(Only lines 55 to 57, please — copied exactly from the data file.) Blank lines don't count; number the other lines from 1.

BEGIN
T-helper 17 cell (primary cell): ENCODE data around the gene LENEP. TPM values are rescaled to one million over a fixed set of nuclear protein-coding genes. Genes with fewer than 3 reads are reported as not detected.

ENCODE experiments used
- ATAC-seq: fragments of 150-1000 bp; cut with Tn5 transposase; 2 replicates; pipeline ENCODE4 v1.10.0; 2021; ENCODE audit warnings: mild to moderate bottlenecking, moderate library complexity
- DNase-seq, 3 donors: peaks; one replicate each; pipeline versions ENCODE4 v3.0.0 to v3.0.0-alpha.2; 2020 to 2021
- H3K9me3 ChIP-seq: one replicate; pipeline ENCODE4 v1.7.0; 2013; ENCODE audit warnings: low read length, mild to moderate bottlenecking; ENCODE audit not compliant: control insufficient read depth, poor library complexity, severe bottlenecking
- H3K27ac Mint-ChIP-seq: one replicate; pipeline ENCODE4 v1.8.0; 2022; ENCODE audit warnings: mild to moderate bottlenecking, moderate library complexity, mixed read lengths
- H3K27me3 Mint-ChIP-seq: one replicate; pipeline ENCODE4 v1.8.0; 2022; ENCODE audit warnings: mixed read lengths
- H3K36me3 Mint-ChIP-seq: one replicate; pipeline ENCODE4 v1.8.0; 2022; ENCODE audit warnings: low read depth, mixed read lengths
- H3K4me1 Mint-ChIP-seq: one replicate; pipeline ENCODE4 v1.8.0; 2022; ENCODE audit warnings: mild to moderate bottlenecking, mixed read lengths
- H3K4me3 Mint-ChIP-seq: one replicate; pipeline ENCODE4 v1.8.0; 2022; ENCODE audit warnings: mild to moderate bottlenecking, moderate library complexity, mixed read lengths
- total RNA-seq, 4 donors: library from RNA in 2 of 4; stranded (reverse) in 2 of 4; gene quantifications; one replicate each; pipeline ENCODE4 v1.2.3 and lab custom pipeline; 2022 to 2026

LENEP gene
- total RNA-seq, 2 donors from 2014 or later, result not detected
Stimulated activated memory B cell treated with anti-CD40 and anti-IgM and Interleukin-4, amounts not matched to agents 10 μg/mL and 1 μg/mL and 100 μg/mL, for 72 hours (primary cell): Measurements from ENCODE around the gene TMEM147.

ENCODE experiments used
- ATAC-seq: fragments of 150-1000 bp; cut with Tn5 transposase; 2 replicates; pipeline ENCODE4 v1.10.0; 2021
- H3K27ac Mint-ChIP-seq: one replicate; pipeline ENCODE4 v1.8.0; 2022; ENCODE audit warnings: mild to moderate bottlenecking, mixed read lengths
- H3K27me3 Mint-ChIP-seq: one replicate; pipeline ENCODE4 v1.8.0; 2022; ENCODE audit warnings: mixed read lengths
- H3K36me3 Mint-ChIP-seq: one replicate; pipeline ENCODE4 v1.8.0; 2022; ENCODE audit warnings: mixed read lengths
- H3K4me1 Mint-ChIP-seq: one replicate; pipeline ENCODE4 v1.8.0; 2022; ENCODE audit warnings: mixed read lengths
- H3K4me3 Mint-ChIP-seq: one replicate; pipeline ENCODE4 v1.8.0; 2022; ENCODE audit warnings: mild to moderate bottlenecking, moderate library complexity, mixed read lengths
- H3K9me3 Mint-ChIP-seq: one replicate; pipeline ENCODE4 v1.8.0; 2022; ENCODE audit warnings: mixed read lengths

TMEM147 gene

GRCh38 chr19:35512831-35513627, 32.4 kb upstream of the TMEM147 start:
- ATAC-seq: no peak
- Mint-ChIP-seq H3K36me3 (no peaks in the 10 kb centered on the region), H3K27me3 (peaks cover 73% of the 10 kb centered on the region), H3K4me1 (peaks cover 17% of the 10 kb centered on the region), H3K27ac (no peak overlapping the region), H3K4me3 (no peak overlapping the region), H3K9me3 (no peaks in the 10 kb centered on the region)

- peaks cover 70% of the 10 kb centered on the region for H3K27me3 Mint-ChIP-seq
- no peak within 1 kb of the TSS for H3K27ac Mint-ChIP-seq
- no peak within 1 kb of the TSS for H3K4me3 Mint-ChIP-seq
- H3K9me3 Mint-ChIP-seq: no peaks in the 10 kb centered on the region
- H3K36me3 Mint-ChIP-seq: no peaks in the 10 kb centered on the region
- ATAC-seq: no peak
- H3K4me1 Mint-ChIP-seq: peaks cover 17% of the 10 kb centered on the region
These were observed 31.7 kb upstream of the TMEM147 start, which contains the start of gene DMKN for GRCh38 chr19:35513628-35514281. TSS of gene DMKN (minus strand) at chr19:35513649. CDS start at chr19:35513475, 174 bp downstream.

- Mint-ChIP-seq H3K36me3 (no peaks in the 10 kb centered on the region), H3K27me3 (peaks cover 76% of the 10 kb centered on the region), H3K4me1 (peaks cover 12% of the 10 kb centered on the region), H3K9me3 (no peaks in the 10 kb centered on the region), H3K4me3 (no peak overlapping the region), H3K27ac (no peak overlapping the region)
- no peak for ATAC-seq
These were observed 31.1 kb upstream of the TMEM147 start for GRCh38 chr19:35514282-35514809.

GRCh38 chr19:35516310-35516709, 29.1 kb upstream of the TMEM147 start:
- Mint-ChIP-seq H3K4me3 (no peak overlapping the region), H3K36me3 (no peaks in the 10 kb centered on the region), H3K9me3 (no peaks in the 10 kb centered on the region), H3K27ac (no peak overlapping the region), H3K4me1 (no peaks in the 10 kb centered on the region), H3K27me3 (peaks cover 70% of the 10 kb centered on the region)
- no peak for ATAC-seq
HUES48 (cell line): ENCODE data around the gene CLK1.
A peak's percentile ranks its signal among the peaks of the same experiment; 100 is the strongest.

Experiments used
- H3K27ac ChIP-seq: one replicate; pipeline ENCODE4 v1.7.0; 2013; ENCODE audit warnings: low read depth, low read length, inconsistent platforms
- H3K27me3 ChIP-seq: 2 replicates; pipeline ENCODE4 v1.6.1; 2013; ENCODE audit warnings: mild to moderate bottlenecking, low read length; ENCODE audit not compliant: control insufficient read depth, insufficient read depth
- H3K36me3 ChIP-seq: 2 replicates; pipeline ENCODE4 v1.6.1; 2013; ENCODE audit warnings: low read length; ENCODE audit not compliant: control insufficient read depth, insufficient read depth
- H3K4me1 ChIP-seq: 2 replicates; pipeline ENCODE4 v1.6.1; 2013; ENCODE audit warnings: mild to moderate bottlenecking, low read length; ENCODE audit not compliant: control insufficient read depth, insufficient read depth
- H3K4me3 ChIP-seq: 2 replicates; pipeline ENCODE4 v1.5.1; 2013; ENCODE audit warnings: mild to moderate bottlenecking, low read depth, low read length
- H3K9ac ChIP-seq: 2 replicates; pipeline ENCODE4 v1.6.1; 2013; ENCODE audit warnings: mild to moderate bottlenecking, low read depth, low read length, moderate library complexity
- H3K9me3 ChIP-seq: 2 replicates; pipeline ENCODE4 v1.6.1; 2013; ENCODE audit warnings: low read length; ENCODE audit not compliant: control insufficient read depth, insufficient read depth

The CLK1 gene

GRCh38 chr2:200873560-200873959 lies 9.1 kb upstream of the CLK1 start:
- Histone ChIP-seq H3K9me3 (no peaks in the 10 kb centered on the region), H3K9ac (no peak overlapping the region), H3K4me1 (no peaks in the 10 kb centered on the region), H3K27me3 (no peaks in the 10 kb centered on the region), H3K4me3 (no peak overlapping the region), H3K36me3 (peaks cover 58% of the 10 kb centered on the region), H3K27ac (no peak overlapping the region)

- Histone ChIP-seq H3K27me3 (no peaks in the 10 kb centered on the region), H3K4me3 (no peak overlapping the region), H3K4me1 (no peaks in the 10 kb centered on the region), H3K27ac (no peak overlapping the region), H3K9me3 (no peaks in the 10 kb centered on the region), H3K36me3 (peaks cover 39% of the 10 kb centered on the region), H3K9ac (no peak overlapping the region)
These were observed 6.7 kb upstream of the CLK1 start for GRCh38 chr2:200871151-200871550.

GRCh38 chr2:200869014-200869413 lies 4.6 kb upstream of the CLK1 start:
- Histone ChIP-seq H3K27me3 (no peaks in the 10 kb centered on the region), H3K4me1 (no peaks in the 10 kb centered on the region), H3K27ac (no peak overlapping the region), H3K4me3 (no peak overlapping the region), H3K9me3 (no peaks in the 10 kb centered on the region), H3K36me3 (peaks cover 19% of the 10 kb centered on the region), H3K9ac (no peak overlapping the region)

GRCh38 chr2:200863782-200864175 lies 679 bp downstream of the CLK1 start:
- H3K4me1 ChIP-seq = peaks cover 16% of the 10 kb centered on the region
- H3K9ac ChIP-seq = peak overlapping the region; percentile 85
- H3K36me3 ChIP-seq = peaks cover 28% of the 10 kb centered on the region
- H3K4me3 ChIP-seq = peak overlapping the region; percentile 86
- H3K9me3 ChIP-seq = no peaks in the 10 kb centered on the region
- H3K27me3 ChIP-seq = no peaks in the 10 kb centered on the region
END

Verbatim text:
These were observed 6.7 kb upstream of the CLK1 start for GRCh38 chr2:200871151-200871550.

GRCh38 chr2:200869014-200869413 lies 4.6 kb upstream of the CLK1 start:
- Histone ChIP-seq H3K27me3 (no peaks in the 10 kb centered on the region), H3K4me1 (no peaks in the 10 kb centered on the region), H3K27ac (no peak overlapping the region), H3K4me3 (no peak overlapping the region), H3K9me3 (no peaks in the 10 kb centered on the region), H3K36me3 (peaks cover 19% of the 10 kb centered on the region), H3K9ac (no peak overlapping the region)